Study finds Americans gained average of 1.5 pounds a month during pandemic

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Lutheran Health physician encourages a healthy loss of 'Quarantine 15'

FORT WAYNE, Ind. (WANE) – As the days get longer and more of the community is opening up, an Lutheran Health physician is encouraging patients to reverse the extra pounds they may have added over the past year of the pandemic.

David Mohan, MD, Family Medicine, with Lutheran Health Physicians, says it’s a great time to get back on track with healthy habits and shed that extra weight.

“Pandemic pounds are going to be the same as loss of pounds at any other time,” Mohan said. “Consistent adherence to a low-carbohydrate and low-calorie diet on a daily basis is needed. Learning how to count carbs and count calories is really essential.”

A recent study by the University of California, San Francisco, confirmed what many of our scales and wardrobes have already shown us – lower activity levels and increased snacking and overeating have added up. The study found significant increases in weight of roughly a pound and a half gained per month following the shelter-in-place orders of last spring.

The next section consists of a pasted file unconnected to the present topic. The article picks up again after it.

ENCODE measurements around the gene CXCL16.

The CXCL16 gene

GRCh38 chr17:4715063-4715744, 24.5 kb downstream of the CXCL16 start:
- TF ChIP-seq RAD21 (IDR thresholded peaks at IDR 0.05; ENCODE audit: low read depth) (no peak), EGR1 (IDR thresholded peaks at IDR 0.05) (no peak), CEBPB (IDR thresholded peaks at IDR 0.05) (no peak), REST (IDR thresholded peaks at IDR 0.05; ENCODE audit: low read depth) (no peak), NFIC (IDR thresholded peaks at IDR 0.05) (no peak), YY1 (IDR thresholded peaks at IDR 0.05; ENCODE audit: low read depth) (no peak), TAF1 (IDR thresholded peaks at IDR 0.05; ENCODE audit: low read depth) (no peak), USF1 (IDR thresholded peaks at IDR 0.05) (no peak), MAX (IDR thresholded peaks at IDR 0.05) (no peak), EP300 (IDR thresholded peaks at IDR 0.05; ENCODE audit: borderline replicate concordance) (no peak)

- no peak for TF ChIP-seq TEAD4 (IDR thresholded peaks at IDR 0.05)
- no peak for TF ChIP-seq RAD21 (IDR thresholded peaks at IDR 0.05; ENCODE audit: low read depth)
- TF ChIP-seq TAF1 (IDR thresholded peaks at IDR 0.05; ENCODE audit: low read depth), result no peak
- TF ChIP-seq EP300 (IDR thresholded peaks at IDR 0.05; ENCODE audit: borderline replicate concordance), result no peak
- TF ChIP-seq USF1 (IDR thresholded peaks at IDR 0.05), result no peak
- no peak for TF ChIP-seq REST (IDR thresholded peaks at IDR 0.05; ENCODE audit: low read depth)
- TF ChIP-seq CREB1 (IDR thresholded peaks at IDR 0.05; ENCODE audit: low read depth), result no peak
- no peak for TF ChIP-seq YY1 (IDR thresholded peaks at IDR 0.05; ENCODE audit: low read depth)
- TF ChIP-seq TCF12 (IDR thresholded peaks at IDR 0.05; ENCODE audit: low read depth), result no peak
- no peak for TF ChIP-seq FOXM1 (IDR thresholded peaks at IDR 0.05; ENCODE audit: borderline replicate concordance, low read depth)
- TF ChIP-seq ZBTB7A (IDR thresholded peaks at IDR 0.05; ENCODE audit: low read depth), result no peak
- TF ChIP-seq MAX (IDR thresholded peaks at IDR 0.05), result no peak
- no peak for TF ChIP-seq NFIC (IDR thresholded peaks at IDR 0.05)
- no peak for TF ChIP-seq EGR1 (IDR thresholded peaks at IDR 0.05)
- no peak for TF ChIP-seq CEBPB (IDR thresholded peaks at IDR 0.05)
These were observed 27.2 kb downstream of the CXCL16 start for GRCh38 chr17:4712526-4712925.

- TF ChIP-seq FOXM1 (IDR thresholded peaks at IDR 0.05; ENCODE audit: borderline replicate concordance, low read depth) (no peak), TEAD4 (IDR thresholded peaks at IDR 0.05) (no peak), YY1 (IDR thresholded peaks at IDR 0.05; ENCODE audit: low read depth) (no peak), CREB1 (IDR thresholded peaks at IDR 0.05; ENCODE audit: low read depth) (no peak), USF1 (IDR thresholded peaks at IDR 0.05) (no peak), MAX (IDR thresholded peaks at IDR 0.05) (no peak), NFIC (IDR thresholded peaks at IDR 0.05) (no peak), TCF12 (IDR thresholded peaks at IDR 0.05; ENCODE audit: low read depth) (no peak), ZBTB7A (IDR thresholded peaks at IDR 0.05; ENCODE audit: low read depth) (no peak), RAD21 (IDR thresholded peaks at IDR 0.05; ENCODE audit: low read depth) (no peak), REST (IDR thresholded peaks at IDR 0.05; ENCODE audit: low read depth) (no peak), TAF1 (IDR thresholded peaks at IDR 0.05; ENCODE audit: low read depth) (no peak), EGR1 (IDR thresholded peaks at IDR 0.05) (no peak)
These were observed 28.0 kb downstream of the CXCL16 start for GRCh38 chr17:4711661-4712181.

Even before the pandemic, CDC data from 2017-2018 showed that 35% or more of the adults in Indiana struggled with obesity. “Overweight” is defined as a body mass index (BMI) of 25 or higher while “obese” is defined as a BMI of 30 or higher.

Extra pounds can increase the risk for many serious diseases and health conditions that are some of the leading causes of preventable, premature death, Mohan said. Being overweight can lead to high blood pressure, Type 2 diabetes, high blood cholesterol, coronary heart disease, stroke, gallbladder disease, osteoarthritis, sleep apnea, many types of cancer and other concerns.

“If you have gained the ‘Quarantine 15,’ a gentle caloric restriction of around 1,800 calories a day coupled with 20 to 30 minutes of cardio exercise at least 5 days per week is essential, if approved by your physician,” Mohan said. “Regular cardio exercise traditionally increases the heart rate to a targeted 65% of the maximum heart rate, helping burn calories and improving cardiovascular fitness. Always check with your physician to determine if caloric restriction and/or cardio exercise is right for you.”

According to the National Institutes of Health, strategies for weight loss and weight maintenance include dietary changes, physical activity, behavior therapy, pharmacotherapy and surgery. Your primary care physician can help you determine what course of action can support your health objectives.

Anyone looking to find a Lutheran Health Physicians primary care provider or schedule a telehealth visit is asked to call 833-546-4968. Find available primary care provider appointments on Lutheran Health’s website.

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